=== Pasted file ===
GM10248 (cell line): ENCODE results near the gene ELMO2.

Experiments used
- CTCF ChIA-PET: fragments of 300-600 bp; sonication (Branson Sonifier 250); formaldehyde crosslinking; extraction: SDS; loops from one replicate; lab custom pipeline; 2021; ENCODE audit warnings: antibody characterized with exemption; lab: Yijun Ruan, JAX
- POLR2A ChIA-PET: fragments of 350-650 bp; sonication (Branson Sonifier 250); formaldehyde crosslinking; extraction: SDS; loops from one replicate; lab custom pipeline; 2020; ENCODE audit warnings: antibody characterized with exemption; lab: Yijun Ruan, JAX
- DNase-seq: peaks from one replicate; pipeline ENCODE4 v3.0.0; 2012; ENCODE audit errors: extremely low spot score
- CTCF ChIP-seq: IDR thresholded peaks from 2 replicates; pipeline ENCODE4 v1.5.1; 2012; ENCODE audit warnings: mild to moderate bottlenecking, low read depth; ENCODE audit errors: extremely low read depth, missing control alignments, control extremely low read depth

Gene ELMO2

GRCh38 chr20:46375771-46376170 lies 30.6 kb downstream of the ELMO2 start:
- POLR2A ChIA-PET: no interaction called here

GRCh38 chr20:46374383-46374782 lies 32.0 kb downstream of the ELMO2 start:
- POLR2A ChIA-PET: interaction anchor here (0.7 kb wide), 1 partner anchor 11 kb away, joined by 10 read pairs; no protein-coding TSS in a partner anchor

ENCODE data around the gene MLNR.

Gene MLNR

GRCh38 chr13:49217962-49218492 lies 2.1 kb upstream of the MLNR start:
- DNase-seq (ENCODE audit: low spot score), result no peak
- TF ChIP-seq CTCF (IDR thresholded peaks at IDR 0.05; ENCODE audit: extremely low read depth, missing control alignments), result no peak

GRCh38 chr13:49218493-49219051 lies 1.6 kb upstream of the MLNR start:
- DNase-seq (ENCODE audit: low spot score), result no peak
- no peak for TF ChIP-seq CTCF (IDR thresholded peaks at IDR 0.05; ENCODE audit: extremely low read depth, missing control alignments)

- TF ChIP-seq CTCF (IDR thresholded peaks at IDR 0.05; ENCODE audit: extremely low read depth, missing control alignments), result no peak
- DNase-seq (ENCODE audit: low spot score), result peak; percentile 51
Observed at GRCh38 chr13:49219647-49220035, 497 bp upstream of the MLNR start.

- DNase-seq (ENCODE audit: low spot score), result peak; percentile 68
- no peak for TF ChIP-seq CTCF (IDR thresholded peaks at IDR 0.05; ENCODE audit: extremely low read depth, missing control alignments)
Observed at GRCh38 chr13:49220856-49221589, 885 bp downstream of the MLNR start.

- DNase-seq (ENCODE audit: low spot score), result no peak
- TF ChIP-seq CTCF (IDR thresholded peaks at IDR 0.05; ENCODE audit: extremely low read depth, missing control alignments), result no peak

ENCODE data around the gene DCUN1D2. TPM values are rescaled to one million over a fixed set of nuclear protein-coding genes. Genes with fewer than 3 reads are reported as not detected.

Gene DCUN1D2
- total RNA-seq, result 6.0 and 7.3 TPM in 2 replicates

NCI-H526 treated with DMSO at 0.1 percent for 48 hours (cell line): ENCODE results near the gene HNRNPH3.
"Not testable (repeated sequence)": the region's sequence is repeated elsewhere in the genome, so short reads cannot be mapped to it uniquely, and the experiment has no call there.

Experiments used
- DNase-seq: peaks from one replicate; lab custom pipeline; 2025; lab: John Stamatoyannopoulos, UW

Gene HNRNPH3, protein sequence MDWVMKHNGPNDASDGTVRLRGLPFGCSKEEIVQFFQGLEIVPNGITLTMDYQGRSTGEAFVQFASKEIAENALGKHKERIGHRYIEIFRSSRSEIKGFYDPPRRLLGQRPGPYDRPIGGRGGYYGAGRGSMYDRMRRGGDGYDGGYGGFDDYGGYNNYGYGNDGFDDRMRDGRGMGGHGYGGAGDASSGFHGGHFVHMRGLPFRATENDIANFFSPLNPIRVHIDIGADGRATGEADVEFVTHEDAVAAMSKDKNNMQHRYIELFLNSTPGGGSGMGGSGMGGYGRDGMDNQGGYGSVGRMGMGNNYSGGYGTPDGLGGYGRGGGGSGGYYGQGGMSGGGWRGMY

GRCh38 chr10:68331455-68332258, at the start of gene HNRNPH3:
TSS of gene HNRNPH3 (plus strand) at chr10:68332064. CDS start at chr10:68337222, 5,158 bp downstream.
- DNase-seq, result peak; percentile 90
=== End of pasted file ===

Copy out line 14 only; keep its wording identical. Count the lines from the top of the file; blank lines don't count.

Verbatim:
GRCh38 chr13:49217962-49218492 lies 2.1 kb upstream of the MLNR start: